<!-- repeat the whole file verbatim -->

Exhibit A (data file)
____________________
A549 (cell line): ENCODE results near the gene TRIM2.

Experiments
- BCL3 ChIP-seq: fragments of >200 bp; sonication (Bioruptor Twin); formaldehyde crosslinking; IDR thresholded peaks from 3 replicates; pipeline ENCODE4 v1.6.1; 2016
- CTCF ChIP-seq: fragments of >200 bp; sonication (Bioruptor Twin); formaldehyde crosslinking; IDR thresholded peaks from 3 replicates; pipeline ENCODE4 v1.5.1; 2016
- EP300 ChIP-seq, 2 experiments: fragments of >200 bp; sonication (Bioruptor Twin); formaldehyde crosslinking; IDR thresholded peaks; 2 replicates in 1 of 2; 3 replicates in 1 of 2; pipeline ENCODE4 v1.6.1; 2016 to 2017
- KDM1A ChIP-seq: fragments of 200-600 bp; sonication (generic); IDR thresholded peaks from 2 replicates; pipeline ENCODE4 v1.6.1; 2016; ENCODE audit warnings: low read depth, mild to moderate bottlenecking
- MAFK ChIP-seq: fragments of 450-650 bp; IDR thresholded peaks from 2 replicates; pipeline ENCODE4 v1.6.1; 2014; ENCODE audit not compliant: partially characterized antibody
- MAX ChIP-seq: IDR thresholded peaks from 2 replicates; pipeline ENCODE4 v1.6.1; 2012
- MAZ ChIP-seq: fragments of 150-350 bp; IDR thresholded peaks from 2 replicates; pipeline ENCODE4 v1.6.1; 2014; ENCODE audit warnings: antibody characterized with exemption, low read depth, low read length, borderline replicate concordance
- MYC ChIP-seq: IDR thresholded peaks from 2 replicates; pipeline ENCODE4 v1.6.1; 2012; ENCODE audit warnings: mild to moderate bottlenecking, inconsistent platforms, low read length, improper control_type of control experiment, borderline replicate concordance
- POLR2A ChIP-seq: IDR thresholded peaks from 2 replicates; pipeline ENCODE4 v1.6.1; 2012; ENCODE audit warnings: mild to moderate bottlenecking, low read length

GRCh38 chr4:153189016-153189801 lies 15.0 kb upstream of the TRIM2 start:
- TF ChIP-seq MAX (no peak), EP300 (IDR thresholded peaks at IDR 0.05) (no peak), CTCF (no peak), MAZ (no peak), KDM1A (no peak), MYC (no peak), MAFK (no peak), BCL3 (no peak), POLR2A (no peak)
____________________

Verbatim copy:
A549 (cell line): ENCODE results near the gene TRIM2.

Experiments
- BCL3 ChIP-seq: fragments of >200 bp; sonication (Bioruptor Twin); formaldehyde crosslinking; IDR thresholded peaks from 3 replicates; pipeline ENCODE4 v1.6.1; 2016
- CTCF ChIP-seq: fragments of >200 bp; sonication (Bioruptor Twin); formaldehyde crosslinking; IDR thresholded peaks from 3 replicates; pipeline ENCODE4 v1.5.1; 2016
- EP300 ChIP-seq, 2 experiments: fragments of >200 bp; sonication (Bioruptor Twin); formaldehyde crosslinking; IDR thresholded peaks; 2 replicates in 1 of 2; 3 replicates in 1 of 2; pipeline ENCODE4 v1.6.1; 2016 to 2017
- KDM1A ChIP-seq: fragments of 200-600 bp; sonication (generic); IDR thresholded peaks from 2 replicates; pipeline ENCODE4 v1.6.1; 2016; ENCODE audit warnings: low read depth, mild to moderate bottlenecking
- MAFK ChIP-seq: fragments of 450-650 bp; IDR thresholded peaks from 2 replicates; pipeline ENCODE4 v1.6.1; 2014; ENCODE audit not compliant: partially characterized antibody
- MAX ChIP-seq: IDR thresholded peaks from 2 replicates; pipeline ENCODE4 v1.6.1; 2012
- MAZ ChIP-seq: fragments of 150-350 bp; IDR thresholded peaks from 2 replicates; pipeline ENCODE4 v1.6.1; 2014; ENCODE audit warnings: antibody characterized with exemption, low read depth, low read length, borderline replicate concordance
- MYC ChIP-seq: IDR thresholded peaks from 2 replicates; pipeline ENCODE4 v1.6.1; 2012; ENCODE audit warnings: mild to moderate bottlenecking, inconsistent platforms, low read length, improper control_type of control experiment, borderline replicate concordance
- POLR2A ChIP-seq: IDR thresholded peaks from 2 replicates; pipeline ENCODE4 v1.6.1; 2012; ENCODE audit warnings: mild to moderate bottlenecking, low read length

GRCh38 chr4:153189016-153189801 lies 15.0 kb upstream of the TRIM2 start:
- TF ChIP-seq MAX (no peak), EP300 (IDR thresholded peaks at IDR 0.05) (no peak), CTCF (no peak), MAZ (no peak), KDM1A (no peak), MYC (no peak), MAFK (no peak), BCL3 (no peak), POLR2A (no peak)